Wash hair once a week

Unlike many other naturals, low porosity naturals must wash their hair once a week as opposed to the more common every two weeks routine. The reason is that low porosity hair tends to reject moisture in the form of water, oil and cream. So any product it hasn’t absorbed into the hair follicles (which tends to be a lot for lo po naturals) sits on the hair and scalp for days until washed. This build-up, in turn, causes the our pores to get clogged and can prevent growth.  Give hair about a week and then wash out all the buildup.


ALWAYS Squeeze Moisture Into Hair

This is like gospel truth for low porosity naturals! ALWAYS SQUEEZE PRODUCT INTO YOUR HAIR!!! I like to use a gentle twisting motion kind of like twisting up a rope. By doing this, you are literally squeezing the moisture into your hair and forcing the moisture to penetrate more deeply. You’ll be amazed by the results of using this method regularly.


Use a Special OLC Method

It’s a scientific fact that water and oils do not mix. So it’s a tricky game you play when your trying to get water and oils in your hair at the same time. Water is very important for your hair, but you need to get those moisturizing oils in your hair first then the water to prepare it for the cream. Your hair follicles are closed and water doesn’t open those follicles, and you don’t need to worry about using water to soften hair for detangling either because you aren’t detangling until after you’ve completed the entire LOC process. The process should go exactly as follows:

1. Apply oils

2. Squeeze into hair

3. Spray warm water

4. Apply cream

5. Squeeze into hair

6. Detangle as needed


Chose Lightly Moisturizing Leave-ins

Try to avoid super heavy moisturizers like Shea Moisture Curl Enhancing Smoothie. These tend to encourage build-up to occur more quickly than lighter moisturizers like Tea Tree Tingle. Beware if the leave-in comes in a jar instead of a bottle and/or has the word ‘butter’ in the title.


Use Heat

I am not giving you the licence to use a hot comb or flat iron, but blow drying your hair every so often and washing your hair with warm water is actually a very good thing for low porosity hair.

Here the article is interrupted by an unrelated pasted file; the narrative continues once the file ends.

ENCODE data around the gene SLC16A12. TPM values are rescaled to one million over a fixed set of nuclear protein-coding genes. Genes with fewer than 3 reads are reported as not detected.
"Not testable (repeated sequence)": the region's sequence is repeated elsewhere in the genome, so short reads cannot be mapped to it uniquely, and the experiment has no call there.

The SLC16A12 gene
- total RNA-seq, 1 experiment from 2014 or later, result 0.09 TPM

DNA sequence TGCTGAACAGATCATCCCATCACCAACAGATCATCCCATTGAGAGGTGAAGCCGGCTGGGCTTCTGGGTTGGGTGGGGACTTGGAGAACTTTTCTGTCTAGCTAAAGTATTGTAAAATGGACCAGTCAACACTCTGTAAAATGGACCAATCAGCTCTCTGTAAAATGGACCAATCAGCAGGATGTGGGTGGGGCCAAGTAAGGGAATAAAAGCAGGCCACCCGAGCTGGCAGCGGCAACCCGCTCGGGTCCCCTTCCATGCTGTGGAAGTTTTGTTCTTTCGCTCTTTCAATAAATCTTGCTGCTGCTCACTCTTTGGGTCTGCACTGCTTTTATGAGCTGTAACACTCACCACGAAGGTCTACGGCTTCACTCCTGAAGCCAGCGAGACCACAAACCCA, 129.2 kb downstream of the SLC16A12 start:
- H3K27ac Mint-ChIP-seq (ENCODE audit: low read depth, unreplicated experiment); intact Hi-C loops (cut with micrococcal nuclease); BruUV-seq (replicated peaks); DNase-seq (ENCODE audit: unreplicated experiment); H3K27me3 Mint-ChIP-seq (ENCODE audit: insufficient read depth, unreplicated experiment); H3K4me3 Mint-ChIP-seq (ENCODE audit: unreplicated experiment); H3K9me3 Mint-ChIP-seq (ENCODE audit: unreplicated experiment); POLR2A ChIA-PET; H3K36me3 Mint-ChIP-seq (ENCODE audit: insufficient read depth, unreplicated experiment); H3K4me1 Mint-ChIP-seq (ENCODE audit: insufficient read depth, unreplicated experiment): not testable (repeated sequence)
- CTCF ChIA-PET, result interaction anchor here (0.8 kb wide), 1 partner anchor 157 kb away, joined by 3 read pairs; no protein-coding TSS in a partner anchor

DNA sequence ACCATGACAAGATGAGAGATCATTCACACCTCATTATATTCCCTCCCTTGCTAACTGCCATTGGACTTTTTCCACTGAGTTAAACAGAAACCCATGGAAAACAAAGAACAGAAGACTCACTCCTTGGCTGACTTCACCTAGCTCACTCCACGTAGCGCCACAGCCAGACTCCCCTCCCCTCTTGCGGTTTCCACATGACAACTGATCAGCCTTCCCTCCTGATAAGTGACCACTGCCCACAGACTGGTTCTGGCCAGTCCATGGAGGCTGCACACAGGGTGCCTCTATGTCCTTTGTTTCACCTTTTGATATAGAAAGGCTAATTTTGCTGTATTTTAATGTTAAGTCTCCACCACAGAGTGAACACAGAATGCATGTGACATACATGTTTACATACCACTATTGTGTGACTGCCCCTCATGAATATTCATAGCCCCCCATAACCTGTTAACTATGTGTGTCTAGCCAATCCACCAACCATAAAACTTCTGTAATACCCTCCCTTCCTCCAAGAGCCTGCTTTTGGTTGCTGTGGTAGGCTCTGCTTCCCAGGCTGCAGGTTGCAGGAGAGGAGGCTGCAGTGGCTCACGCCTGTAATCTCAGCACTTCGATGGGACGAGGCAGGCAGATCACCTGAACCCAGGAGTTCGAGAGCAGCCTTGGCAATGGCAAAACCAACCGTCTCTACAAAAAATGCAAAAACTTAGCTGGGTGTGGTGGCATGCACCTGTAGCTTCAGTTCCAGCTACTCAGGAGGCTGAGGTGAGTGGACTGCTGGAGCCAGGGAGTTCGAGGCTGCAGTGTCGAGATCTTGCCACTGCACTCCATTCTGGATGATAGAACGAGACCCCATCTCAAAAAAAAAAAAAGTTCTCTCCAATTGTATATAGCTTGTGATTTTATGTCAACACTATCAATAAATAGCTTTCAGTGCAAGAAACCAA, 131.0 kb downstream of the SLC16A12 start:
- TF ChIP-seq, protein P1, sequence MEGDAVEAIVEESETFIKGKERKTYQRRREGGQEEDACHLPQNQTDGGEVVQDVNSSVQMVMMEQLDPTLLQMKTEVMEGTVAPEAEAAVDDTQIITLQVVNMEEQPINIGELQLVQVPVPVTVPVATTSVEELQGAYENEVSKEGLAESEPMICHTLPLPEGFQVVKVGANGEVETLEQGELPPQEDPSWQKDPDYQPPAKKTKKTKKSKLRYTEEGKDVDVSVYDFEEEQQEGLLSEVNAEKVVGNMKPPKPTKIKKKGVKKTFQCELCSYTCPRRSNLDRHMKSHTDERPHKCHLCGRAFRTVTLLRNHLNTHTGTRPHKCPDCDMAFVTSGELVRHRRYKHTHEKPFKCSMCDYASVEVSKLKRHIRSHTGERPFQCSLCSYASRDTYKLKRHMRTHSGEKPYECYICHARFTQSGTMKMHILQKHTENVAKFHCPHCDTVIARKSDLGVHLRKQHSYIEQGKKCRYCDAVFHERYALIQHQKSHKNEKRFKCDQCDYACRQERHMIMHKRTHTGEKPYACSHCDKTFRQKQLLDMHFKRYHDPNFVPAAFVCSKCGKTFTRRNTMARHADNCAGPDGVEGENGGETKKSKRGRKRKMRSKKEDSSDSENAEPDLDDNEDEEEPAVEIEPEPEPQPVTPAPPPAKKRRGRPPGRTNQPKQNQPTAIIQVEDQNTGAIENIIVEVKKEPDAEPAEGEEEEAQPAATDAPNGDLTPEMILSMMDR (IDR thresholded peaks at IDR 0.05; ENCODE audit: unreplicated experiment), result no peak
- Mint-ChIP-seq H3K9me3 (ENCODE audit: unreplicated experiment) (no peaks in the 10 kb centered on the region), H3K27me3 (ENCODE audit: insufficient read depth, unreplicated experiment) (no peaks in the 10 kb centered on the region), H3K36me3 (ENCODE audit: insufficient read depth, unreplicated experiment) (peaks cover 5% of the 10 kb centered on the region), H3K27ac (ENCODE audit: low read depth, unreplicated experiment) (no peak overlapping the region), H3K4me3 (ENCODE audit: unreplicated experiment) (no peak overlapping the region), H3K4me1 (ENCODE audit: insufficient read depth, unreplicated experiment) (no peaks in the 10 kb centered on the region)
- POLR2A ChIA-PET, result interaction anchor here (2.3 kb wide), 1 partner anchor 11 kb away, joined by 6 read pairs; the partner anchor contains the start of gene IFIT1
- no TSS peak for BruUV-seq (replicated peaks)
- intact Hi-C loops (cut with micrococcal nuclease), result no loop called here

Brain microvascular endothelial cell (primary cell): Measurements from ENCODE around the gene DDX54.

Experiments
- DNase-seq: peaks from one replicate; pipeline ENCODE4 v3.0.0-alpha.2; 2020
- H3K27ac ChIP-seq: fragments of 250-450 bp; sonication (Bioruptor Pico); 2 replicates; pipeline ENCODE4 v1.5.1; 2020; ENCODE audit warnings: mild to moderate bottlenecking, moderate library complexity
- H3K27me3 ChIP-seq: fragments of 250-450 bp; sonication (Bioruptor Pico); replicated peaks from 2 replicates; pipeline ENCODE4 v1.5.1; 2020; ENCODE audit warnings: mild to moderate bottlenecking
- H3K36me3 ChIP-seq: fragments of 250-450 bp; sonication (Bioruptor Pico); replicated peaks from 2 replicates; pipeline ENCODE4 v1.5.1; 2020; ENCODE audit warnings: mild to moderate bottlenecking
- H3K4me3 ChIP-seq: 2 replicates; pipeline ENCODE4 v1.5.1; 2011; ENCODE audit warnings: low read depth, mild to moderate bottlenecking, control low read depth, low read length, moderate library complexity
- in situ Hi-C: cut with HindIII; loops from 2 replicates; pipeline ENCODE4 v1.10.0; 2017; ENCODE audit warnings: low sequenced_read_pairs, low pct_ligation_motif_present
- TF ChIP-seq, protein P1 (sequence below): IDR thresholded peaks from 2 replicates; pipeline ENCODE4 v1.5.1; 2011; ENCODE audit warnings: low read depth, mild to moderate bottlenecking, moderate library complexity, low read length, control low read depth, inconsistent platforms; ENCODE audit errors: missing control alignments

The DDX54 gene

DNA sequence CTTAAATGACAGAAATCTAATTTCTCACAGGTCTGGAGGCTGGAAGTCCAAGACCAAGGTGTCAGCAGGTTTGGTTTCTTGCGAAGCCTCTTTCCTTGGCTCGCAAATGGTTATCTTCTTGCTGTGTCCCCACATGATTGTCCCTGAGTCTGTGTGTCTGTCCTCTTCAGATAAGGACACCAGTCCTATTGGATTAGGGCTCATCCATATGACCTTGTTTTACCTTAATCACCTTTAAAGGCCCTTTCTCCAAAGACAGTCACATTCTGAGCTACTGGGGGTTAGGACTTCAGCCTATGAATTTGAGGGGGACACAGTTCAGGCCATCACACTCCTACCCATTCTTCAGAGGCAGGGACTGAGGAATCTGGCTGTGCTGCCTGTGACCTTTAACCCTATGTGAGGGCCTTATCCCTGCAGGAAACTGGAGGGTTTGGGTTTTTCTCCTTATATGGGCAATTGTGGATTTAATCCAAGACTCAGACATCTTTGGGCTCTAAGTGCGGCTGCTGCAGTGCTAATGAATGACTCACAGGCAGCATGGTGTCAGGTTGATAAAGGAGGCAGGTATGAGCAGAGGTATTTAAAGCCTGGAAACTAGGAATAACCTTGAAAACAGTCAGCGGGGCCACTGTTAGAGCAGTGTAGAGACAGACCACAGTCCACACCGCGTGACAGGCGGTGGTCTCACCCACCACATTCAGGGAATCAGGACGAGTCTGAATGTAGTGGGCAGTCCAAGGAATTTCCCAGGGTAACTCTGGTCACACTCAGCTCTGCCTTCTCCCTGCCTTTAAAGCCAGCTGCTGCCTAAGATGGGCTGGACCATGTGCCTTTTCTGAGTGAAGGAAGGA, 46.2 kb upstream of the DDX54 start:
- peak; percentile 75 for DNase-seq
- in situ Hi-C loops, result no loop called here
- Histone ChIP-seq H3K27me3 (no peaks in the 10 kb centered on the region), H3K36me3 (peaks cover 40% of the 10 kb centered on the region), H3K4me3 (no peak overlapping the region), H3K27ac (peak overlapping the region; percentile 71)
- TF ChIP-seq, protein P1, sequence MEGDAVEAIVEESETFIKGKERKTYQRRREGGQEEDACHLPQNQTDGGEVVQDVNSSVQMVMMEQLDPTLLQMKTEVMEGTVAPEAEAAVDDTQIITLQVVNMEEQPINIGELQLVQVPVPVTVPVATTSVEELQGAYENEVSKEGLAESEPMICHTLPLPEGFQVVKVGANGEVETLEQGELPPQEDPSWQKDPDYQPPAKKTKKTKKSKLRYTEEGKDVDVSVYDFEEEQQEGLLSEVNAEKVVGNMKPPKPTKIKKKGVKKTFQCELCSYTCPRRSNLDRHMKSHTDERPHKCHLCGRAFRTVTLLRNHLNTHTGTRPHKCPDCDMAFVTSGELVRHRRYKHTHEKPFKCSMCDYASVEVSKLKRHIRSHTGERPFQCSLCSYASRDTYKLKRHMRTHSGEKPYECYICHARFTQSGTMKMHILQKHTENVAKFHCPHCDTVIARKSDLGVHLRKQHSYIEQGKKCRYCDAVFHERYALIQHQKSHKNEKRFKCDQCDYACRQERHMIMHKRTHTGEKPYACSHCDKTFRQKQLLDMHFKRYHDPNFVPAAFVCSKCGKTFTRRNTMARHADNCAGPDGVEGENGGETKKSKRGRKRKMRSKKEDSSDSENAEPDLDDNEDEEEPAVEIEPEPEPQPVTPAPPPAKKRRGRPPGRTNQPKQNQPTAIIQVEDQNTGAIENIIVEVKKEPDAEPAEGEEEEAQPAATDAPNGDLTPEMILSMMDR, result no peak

Avoid Cold Water and Products

Ignore all of the advice online that suggests that you put your leave-in in the fridge or use cold water to wash your hair. That isn’t going to do much for your hair. The idea behind using cold water and cold products is to encourage the closure of hair follicles to retain moisture. Your hair already does this naturally. You’re trying to open your follicles not close them.


Oil Massages either everyday or every other day

If your hair is really dry and/or you prefer to wash your hair once every two weeks, try oil massaging your hair everyday. Try to focus your massage on your scalp and rub whatever remains on the rest of your hair. Oil massages, paradoxically, help keep the scalp clean so you can stretch out the amount of time between wash days.


Deep condition once a week

Low porosity hair tends to lean more towards the drier range, it’s important to deep condition your hair during each wash day. If possible, put on a shower cap and wrap a hot towel or t-shirt around your head to lightly steam the DC into your hair.


Avoid Protein

Avoid diy  DC treatments that have a high protein content like eggs, mayonnaise, or yogurt . These, if used multiple times, tend to make low porosity hair feel like straw. Instead, opt for treatments like green tea or bananas and honey.


Coconut Oil May Not Work For You

I have found that my hair doesn’t like coconut oil too much. Because it coats strands and acts as a protein does. It’s unlikely to affect you, but be aware that sometimes protein sensitive types tend to dislike coconut oil.


Avoid Heavy Oils and Products

Try to avoid shea butters or olive oil. They don’t penetrate the hair very well and tend to cause build-up if not worked in carefully, which takes time and patience that I know I sure as hell don’t have.


Try Hot Oil Treatments

Hot oil treatments are the bees knees for low porosity hair. It opens follicles and hydrates deeply into the hair strands making your hair so much healthier and manageable during the week. My favorite oil to use is a combination of castor oil and grapeseed with rosemary essential oil.


Add Oil to Protective Styles Everyday

If you plan on wearing the same protective style for a while, I recommend adding a little bit of warm oil to any area of your exposed scalp. Make sure to rub it in carefully. Rubbing in a little bit of warm oil makes sure your hair isn’t ridiculously dry by the time you take the protective style down.


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Skincare Products That Did Not Work For Me

My skin doesn’t like a lot of things – strong fragrance, alcohol, air- but these products have gone down in the books as the worst products I’ve used thus far. Keep in mind that I have dry, sensitive skin and that what didn’t work for me may end up working really well for you. But consider this a warning for anyone with sensitive skin. Beware of these products, and if you feel compelled to try them, proceed with caution.